Major General Henry Baxter’s brigade was the 2nd brigade of Robinson’s division and comprised the 83rd & 97th New York, 88th & 90th Pennsylvania and 12th Massachusetts Regiments. Curiously, the Fire & Fury orbat pegs this unit as 7 bases, as shown here, though the historical orbats tend to show 1,198 men, which would suggest 6 bases.
Again, their parent formation is shown by the white badge on the cap. Painting a white disc at 10mm scale is simple… Painting the XI Corps crescent or the XII Corps star is going to be a bit more tricky…
Major General Abner Doubleday was a distinguished officer, who famously fired the first shot of the war at Fort Sumter and who had commanded brigades and divisions with distinction. In 1863 he commanded the I Corps’ 3rd Division, which was the second infantry division to arrive at Gettysburg, shoring up the desperate situation that Wadsworth and Buford had found themselves in on Seminary Ridge. Doubleday’s 3rd Division was the strongest in the corps, consisting of three brigades and totalling 4,711 men.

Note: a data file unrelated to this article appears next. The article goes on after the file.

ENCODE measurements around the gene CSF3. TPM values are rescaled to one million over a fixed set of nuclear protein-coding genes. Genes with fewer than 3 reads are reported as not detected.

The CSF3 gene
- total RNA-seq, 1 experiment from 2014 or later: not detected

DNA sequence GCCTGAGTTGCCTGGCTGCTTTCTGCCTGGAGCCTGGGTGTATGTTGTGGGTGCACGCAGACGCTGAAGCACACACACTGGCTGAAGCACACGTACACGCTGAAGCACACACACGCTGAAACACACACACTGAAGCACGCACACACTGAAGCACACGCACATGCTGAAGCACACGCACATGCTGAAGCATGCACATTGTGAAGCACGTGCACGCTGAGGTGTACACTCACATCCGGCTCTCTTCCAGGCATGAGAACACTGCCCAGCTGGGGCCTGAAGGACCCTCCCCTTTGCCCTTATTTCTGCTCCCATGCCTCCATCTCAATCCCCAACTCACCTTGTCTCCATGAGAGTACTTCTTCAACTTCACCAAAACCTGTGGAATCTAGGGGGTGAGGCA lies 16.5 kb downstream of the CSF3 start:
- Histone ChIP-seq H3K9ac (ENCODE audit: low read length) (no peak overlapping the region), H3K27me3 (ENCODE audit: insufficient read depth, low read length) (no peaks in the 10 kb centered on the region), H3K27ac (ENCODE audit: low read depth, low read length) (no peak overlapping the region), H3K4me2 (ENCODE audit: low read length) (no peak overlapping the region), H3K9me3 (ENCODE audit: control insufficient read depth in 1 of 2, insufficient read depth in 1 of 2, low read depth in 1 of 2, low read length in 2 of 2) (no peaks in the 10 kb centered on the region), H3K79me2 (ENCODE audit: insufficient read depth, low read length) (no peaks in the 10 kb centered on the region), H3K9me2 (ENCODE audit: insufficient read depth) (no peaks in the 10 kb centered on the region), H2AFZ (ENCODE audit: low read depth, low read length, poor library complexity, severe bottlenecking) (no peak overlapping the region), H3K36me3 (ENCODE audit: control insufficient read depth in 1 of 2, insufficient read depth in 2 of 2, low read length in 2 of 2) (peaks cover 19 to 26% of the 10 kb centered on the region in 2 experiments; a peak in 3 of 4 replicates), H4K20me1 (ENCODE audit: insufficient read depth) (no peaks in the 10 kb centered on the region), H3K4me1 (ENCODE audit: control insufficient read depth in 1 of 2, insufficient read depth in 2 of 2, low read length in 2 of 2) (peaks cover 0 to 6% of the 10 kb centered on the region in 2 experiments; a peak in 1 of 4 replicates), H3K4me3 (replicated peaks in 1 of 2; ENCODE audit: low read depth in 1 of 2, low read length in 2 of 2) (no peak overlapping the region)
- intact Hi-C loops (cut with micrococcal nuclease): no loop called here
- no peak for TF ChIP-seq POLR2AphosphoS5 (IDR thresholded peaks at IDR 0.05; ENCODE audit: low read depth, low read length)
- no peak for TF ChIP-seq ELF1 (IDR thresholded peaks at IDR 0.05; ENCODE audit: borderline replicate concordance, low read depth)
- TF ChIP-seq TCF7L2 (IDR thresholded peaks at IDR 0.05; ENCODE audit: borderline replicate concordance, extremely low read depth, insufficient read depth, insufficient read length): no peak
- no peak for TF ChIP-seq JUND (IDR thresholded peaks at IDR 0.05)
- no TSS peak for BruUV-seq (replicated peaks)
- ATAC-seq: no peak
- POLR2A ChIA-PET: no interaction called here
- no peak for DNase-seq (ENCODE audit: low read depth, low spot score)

In addition to commanding a division, Doubleday was also Reynold’s second-in-command, so took command of I Corps following Reynolds’ untimely death. With the situation rapidly deteriorating north of Gettysburg in the face of superior forces, Doubleday ordered I Corps to fall back to more defensive positions south of the town, on Cemetery Hill.
However, Reynolds had also been commander of the ‘Army Wing’ consisting of I, XI and XII Corps. With his death, command of the Wing fell to General Howard, commander of XI Corps. Howard appears to have made very little effort to personally investigate the tactical disposition of I Corps and misinterpreted Doubleday’s sensible withdrawal to a better position as a panicked retreat. Howard therefore unjustly accused Doubleday of cowardice and General Meade (the Army Commander and long-time enemy of Doubleday)wasted no time in having Doubleday unjustly removed from command.